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Sarah Thistlethwaite, right, touches her twin daughters, Jillian, center, and Jenna, for the first time while her husband, Bill, snaps photos after her delivery at Akron General Hospital in Akron, Ohio. (AP Photo/Akron Beacon Journal, Ed Suba Jr.) ORG XMIT: OHAKR101 / AP/Ed Suba Jr., Akron Beacon Journal

CINCINNATI (AP) - The Ohio couple whose twins were born holding hands is getting a taste of what it's like to be celebrity parents.

The identical twins, born sharing the same amniotic sac and placenta, are making progress toward going home from the hospital, their parents say. A photo showing twins Jenna and Jillian holding hands taken shortly after birth May 9 at Akron General Medical Center went viral.

"It's still been crazy," father Bill Thistlethwaite said. "Everywhere we go, someone saw it. People are still talking about it."

He said he and his wife, Sarah, were approached by people Saturday while having breakfast at a diner in their hometown of Orrville before going to visit the girls. They want to know how the twins are doing and express their good wishes, he said.

Both girls are taking full bottles and have gained weight, each now at 5 pounds or more.

Their rare birth condition is called monoamniotic, or "mono mono," and doctors say they occur in about one of every 10,000 pregnancies. A second pair born at Akron General the following week also are doing well, hospital spokeswoman Amy Kilgore said.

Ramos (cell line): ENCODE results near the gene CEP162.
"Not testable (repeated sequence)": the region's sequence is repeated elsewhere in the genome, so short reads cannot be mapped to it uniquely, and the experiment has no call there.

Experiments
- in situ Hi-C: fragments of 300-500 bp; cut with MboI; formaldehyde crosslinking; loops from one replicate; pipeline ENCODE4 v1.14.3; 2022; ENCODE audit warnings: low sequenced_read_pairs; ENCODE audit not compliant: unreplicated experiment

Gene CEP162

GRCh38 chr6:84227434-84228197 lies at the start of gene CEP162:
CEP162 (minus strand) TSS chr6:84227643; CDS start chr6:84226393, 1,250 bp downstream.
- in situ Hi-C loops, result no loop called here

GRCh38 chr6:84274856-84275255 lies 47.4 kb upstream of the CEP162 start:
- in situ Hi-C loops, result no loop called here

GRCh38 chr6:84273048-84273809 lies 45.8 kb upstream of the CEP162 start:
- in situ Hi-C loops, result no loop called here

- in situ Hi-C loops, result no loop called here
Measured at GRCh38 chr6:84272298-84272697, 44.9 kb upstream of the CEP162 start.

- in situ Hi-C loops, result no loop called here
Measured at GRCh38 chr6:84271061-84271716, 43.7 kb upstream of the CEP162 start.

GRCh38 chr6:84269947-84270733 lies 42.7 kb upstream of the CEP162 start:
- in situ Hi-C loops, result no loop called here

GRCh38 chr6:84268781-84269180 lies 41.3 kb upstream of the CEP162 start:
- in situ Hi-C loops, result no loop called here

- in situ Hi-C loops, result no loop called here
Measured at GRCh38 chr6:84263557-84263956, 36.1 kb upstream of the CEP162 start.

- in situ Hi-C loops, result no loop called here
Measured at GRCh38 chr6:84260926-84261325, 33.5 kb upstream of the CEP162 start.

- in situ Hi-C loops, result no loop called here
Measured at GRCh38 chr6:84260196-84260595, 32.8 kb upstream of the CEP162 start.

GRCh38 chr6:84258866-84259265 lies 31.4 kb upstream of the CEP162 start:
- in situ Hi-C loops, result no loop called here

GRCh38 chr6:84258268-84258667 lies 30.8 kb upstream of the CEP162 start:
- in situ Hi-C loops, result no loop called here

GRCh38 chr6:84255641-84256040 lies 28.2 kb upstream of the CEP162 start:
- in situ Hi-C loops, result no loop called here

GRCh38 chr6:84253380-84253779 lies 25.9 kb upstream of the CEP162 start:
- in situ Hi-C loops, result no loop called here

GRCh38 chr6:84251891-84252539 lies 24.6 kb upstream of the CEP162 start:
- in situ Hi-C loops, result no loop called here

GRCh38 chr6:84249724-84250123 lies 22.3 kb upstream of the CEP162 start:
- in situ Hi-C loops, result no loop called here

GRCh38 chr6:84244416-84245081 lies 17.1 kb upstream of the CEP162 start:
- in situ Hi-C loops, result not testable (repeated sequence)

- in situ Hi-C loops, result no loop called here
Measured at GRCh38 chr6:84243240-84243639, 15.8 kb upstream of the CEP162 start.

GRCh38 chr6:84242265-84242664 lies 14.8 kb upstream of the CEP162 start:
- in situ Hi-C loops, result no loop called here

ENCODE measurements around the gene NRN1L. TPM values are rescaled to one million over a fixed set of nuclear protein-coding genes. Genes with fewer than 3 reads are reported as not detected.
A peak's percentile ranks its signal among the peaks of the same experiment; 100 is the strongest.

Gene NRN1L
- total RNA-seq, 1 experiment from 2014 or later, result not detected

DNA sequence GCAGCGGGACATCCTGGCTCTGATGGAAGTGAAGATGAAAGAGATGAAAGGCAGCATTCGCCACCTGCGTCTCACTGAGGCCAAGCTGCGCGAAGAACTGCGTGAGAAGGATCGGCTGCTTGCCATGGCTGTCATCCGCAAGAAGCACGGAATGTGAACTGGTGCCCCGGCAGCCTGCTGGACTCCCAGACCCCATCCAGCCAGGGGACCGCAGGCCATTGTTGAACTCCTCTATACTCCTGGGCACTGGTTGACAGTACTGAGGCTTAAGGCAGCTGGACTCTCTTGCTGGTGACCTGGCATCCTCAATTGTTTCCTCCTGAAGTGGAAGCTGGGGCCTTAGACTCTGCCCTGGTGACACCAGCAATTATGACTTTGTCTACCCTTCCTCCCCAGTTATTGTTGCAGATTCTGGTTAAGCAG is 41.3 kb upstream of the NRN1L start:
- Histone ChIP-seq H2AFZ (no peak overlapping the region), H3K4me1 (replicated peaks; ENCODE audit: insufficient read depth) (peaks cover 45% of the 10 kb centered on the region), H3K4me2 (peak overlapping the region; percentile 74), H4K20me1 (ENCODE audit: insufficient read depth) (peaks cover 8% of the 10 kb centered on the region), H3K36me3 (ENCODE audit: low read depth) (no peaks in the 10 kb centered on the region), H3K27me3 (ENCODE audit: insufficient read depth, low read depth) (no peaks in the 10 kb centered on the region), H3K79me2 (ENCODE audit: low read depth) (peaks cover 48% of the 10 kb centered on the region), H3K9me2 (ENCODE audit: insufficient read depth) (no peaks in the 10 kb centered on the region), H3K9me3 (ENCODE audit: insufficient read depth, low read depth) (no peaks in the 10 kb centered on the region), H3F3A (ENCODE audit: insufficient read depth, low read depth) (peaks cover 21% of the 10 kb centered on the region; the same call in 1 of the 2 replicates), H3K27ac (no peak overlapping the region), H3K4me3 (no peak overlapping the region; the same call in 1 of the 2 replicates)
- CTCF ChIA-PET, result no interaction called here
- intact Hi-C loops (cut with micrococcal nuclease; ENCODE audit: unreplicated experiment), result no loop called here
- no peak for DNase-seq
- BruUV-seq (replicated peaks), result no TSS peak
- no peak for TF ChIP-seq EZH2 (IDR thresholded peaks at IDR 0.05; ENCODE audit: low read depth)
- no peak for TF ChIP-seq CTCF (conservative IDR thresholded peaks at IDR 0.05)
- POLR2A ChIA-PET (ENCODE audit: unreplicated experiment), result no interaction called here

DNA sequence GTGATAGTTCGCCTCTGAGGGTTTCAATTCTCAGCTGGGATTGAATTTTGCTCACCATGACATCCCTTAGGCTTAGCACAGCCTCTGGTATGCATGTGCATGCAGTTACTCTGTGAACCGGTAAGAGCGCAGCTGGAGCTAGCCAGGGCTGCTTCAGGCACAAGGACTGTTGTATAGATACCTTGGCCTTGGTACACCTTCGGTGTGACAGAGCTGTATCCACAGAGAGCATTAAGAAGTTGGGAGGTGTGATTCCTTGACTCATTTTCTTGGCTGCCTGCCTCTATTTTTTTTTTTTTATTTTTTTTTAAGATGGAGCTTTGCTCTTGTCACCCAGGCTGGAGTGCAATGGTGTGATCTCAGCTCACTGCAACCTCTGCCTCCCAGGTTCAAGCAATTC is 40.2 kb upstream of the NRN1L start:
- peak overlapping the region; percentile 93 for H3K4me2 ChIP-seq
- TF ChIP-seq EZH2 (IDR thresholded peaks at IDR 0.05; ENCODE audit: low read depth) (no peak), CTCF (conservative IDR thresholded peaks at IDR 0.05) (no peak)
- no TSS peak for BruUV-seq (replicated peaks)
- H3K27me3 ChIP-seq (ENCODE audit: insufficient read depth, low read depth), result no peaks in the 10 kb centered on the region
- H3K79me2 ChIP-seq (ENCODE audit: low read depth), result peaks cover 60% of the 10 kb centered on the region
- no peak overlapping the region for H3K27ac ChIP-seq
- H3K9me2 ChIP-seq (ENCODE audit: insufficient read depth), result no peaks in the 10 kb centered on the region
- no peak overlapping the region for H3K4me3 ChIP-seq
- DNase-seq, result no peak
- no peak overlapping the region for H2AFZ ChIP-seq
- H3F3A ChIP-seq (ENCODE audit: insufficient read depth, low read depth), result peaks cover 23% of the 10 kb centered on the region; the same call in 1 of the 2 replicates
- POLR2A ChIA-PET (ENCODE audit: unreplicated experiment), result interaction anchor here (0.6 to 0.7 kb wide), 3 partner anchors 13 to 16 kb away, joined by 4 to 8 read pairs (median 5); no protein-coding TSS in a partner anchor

Jenna was born first at 4 pounds, 2 ounces and 17 inches, with Jillian following 48 seconds later at 3 pounds, 13 ounces and 17.5 inches. They were born at 33 weeks and two days to their 32-year-old mother, a middle school math teacher.

They were moved to Akron Children's Hospital after birth because they needed breathing assistance.

If they continue to hit feeding milestones, they are on track to be home in another week or two, just before Father's Day.

Thistlethwaite said he's been scrambling to finish painting their bedroom pink. Their 16-month-old son, Jaxon, has visited the girls and kissed them on the cheeks, his father said.

Thistlethwaite has daydreamed about the time, years in the future, when he and his wife will show the girls their famous baby photo.

"I already feel like they're going to be best friends," he said. "They'll probably look at it and say, 'That makes sense because that's how we are.'"



Copyright 2014 The Associated Press. All rights reserved. This material may not be published, broadcast, rewritten or redistributed.

Read the original story: Rare 'mono mono' twins healthier by the day

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